|VARGA, ELISABETH - University Of Natural Resources & Applied Life Sciences - Austria|
|WIESENBERGER, GERLINDE - University Of Natural Resources & Applied Life Sciences - Austria|
|HAMETNER, CHRISTIAN - Vienna University Of Technology|
|DONG, YANHONG - University Of Minnesota|
|SCHOFBECK, DENISE - University Of Natural Resources & Applied Life Sciences - Austria|
|STUCKLER, ROMANA - University Of Natural Resources & Applied Life Sciences - Austria|
Submitted to: Meeting Abstract
Publication Type: Abstract Only
Publication Acceptance Date: 11/12/2014
Publication Date: 11/12/2014
Citation: Varga, E., Wiesenberger, G., Hametner, C., Ward, T.J., Dong, Y., Schofbeck, D., McCormick, S.P., Broz, K.L., Stuckler, R., Kistler, H.C. 2014. Discovery and toxicity assessment of a novel type A trichothecene produced by US isolates of Fusarium graminearum [abstract]. World Mycotoxin Forum.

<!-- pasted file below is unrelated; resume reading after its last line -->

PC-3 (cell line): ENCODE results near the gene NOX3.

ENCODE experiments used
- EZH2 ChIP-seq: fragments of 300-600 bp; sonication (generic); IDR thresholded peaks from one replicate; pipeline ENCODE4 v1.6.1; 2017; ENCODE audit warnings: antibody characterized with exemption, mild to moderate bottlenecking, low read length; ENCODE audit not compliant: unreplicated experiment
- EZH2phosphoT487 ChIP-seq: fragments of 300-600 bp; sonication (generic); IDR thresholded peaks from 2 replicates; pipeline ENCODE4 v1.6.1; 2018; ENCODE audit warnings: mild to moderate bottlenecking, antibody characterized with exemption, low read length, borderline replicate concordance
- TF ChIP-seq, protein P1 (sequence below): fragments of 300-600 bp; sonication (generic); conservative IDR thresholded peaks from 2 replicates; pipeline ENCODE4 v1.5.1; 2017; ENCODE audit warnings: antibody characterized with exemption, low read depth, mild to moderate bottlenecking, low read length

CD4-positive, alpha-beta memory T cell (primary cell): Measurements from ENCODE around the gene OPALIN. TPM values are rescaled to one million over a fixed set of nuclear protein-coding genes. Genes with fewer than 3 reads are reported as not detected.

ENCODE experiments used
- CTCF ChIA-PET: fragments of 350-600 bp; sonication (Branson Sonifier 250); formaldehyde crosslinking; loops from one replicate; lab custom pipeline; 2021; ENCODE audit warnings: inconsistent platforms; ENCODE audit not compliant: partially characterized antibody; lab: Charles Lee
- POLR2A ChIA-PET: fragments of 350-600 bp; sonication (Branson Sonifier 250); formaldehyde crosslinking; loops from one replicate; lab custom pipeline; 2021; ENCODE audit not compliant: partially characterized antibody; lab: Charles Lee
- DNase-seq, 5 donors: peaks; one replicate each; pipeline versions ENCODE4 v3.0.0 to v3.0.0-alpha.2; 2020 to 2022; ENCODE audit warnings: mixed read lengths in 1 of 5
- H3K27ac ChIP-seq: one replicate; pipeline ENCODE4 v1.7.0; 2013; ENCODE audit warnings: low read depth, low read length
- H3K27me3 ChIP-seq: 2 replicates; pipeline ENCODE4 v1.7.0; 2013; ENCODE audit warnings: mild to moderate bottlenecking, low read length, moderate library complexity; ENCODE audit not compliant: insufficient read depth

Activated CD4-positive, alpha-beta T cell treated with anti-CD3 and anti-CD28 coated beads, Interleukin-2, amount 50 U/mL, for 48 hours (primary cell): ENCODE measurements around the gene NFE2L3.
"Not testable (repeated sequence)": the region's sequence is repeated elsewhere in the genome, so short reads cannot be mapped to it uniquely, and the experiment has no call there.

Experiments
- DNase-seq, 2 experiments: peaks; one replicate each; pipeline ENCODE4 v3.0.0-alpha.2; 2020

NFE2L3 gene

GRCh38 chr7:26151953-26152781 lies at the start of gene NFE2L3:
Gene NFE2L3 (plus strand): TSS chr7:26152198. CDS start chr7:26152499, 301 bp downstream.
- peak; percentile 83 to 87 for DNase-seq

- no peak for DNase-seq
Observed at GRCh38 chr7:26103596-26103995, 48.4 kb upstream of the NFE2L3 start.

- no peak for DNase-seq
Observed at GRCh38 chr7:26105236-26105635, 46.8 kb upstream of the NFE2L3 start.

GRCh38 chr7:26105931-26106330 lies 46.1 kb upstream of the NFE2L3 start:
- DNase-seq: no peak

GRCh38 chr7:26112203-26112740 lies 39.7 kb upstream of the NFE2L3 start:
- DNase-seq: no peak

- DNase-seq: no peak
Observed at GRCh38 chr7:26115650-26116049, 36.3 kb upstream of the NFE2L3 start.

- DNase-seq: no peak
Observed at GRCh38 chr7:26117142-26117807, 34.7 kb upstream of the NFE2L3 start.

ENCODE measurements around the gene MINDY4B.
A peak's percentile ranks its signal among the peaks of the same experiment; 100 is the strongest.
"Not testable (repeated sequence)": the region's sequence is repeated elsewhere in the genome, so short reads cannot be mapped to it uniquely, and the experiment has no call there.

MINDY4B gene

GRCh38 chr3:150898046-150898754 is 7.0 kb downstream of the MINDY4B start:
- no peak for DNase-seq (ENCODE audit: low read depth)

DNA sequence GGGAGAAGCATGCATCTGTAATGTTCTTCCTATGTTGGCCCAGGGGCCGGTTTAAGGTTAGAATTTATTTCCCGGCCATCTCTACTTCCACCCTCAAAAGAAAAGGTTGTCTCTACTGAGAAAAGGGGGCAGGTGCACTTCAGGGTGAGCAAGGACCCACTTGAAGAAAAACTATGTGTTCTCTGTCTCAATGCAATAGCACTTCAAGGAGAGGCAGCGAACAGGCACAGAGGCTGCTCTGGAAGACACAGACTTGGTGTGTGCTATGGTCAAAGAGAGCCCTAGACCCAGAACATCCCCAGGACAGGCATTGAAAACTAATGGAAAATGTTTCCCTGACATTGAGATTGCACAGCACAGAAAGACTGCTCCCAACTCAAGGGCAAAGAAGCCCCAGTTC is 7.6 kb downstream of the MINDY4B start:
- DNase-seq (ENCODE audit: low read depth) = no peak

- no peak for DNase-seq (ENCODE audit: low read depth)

Technical Abstract: The filamentous fungus Fusarium graminearum shows a widespread occurrence across temperate regions of the world and can produce several mycotoxins on almost every cereal. A large-scale survey of F. graminearum (sensu stricto) on wheat in the northern United States was conducted to investigate the population dynamics. Some isolated strains produced no deoxynivalenol (DON), nivalenol, or acetylated derivatives thereof even though they were classified as 3-acetyl-DON-chemotype based on molecular markers. Further chemical analysis of rice cultures of these strains showed no contamination with other known trichothecenes. Since the strains caused normal symptoms of Fusarium Head Blight on wheat and the volatile trichothecene precursor trichodiene could be detected, we investigated whether they might produce a novel trichothecene toxin. In LC-MS measurements the extracts of rice cultures of these isolates were compared to those of the previously characterised F. graminearum PH-1 and revealed a candidate compound (named NX-2) in significant amounts. By LC-HRMS/MS the sum formula was determined to be C17H26O6 and the typical fragmentation pattern of trichothecenes was observed. To elucidate the structure, NX-2 was purified from inoculated rice cultures by normal phase and subsequent reversed phase chromatography and 1D- and 2D-NMR measurements were performed. NX-2 is identical to 3-acetyl-DON with the exception that it lacks the keto group at C-8 and hence is classified as type A trichothecene. Similar to 3-acetyl-DON, we infer that in planta NX-2 is rapidly deacetylated and hence we produced the deacetylated form, named NX-3, by alkaline hydrolysis, purified it, and could confirm the structure by NMR. Wheat ears inoculated with the isolated strains revealed a ten-fold higher contamination with NX-3 (up to 500 mg/kg) compared to NX-2. The toxicities of the novel mycotoxins were evaluated in two in vitro translation assays using plant and mammalian ribosomes. Compared to DON, NX-3 has a slightly decreased potency to inhibit protein biosynthesis, whereas NX-2 is far less toxic and similar to 3-acetyl-DON. The main genetic difference of known type A trichothecene producing Fusarium strains and type B trichothecene producing strains is located in the TRI1 gene, encoding for a cytochrome P450 monooxygenase. Genetic analysis revealed a different TRI1 allele in our isolates and we could verify that its gene product is responsible for the hydroxylation of C-7 alone. Concluding, we have discovered a novel, previously undetected type A trichothecene produced by F. graminearum strains, elucidated its biosynthetic pathway and assessed its toxicity regarding the ability to inhibit protein synthesis.